Norwich City: Why the Youth Policy Will Provide the Club with EPL Stars

James KentContributor IIIMarch 25, 2013

NORWICH, ENGLAND - FEBRUARY 26:  Nicholas Townsend of Birminham City in action during the FA Youth Cup 5th round match between Norwich City U18's and Birmingham City U18's at Carrow Road on February 26, 2013 in Norwich, England.  (Photo by Jamie McDonald/Getty Images)
Jamie McDonald/Getty Images

I think it’s fair to say that the Norwich City youth policy in recent years has been a cause for disappointment. Players certainly have been produced in recent years, but the club has progressed from League One to the Premier League in a relatively short space of time.

Unfortunately, the players who have been produced are only capable of doing a job in the Championship or League One. Up to this point, we haven’t seen a player who looks capable of holding down a regular spot in the Premier League. Even those who could do a job as fringe players have been hard to locate.

However, the club is well aware of the problem and has been active in correcting it. As many people know, Norwich have been operating in a very restrictive youth recruitment policy for many years. This is because they have only been able to recruit players from the local area, but a successful youth system is very important to the Canaries.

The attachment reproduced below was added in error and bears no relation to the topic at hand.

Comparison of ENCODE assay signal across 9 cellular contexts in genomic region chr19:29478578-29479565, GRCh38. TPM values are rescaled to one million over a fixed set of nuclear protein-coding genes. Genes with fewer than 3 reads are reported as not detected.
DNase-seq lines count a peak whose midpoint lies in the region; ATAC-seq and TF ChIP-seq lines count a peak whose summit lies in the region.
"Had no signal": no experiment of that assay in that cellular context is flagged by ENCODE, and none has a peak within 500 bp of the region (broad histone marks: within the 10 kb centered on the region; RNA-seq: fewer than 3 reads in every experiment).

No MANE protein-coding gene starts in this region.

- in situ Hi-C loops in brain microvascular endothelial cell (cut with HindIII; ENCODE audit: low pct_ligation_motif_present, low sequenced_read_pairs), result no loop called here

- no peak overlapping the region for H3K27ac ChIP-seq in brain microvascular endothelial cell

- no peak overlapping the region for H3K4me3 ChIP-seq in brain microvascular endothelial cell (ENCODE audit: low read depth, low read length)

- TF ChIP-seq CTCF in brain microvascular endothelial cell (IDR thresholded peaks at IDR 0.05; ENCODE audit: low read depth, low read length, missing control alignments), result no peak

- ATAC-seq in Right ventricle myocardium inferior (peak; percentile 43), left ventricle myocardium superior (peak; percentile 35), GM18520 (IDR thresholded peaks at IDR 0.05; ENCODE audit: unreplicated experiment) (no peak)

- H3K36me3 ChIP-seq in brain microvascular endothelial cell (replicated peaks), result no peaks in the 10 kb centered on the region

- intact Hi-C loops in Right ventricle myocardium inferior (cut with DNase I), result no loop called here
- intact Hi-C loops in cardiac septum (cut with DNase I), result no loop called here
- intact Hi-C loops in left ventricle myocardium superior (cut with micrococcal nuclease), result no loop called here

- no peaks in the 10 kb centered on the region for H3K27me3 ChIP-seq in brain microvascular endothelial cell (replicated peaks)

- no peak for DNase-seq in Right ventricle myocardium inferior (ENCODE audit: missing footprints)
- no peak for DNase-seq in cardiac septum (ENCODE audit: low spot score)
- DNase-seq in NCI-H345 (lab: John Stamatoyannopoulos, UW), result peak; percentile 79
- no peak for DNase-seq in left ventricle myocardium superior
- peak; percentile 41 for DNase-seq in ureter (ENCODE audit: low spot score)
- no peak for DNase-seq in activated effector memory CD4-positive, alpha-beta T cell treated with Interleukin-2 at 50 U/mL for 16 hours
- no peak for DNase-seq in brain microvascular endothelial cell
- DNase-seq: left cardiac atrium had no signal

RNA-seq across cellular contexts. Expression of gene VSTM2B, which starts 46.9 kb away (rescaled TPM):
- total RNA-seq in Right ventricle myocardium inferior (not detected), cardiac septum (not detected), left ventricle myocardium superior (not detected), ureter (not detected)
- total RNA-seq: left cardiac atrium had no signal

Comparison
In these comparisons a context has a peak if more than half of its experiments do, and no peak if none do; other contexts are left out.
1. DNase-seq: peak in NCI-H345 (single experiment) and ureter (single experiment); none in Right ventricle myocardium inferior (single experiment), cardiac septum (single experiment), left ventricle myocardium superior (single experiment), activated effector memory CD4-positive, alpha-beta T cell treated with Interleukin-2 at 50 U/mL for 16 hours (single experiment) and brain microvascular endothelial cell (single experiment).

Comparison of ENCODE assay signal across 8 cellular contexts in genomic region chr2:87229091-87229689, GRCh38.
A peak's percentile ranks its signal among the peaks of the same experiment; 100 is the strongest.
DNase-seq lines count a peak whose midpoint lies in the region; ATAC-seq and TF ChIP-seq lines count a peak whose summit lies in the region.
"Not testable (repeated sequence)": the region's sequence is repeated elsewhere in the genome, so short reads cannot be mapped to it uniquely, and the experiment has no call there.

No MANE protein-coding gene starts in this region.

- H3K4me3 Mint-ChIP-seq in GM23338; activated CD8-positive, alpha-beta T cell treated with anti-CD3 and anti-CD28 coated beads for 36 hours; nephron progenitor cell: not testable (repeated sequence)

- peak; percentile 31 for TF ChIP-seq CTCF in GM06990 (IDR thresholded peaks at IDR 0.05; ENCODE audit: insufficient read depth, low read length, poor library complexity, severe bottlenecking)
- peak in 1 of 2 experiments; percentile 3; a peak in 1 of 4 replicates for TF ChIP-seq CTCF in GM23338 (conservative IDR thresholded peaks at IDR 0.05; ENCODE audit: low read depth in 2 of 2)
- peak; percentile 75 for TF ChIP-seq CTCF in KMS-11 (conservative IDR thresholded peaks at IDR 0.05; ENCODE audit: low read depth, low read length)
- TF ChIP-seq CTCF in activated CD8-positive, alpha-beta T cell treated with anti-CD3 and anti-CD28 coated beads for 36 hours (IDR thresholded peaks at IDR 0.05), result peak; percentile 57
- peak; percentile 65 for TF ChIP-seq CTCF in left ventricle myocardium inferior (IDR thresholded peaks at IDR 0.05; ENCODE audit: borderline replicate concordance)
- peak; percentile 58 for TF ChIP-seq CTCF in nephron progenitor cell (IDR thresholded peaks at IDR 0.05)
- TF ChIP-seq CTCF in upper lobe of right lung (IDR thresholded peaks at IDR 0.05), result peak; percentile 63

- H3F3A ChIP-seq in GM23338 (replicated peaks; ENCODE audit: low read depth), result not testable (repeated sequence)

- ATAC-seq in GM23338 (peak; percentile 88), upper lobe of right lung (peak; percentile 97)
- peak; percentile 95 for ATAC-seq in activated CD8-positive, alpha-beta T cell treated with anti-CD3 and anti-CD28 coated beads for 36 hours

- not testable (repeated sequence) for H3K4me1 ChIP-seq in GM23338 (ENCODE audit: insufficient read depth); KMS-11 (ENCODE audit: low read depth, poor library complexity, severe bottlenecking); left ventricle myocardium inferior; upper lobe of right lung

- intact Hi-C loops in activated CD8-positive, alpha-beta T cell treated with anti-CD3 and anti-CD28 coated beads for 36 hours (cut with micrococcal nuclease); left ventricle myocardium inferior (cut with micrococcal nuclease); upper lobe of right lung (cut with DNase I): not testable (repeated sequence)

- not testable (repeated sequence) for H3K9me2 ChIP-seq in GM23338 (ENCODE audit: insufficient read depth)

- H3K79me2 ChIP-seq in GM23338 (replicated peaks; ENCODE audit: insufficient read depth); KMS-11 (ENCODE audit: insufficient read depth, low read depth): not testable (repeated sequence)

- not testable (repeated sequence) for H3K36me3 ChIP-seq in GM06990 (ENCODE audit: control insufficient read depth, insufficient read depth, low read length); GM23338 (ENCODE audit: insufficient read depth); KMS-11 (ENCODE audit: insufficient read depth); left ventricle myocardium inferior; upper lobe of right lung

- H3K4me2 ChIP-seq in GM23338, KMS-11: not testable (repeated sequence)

As we know, they have a relatively small budget in Premier League terms and need to use every trick in the book to acquire talent. Part of that process has included casting the scouting net further afield, something that is set to continue this summer in the search for foreign bargains.

There has also been the policy of recruiting players from the Championship and League One, but as the club continues to progress, it’s unlikely too many more bargains will be found there. Therefore, a youth policy that can create a top-flight superstar is vitally important.

David McNally, Norwich City’s chief executive, has been very strong on this, and he was delighted when the club received its Category One status earlier this season. This is the highest award for a youth system, lifting the travel restriction and extending the time coaches get to work with young players.  

However, there is a £2 million-a-year cost involved, but that’s a drop in the ocean provided the club remains in the Premier League. Of course, it may take a few years until we see if there has been a significant change in the quality of players coming through.

But there are a number of players waiting in the wings who will have aspirations to be top-flight regulars. The strongest claims appear to come from goalkeepers Declan Rudd, Jed Steer and the Murphy brothers. Time will tell if the investment is worth it, but I suspect it will turn out to be a very shrewd move.

The cost is minimal in the world of multimillion-pound transfer fees, and Norwich only need to find one decent player every couple of years to make that investment worth it. The prospect of playing for a Premier League club also means that the Canaries are likely to have the pick of the youth talent that is available.

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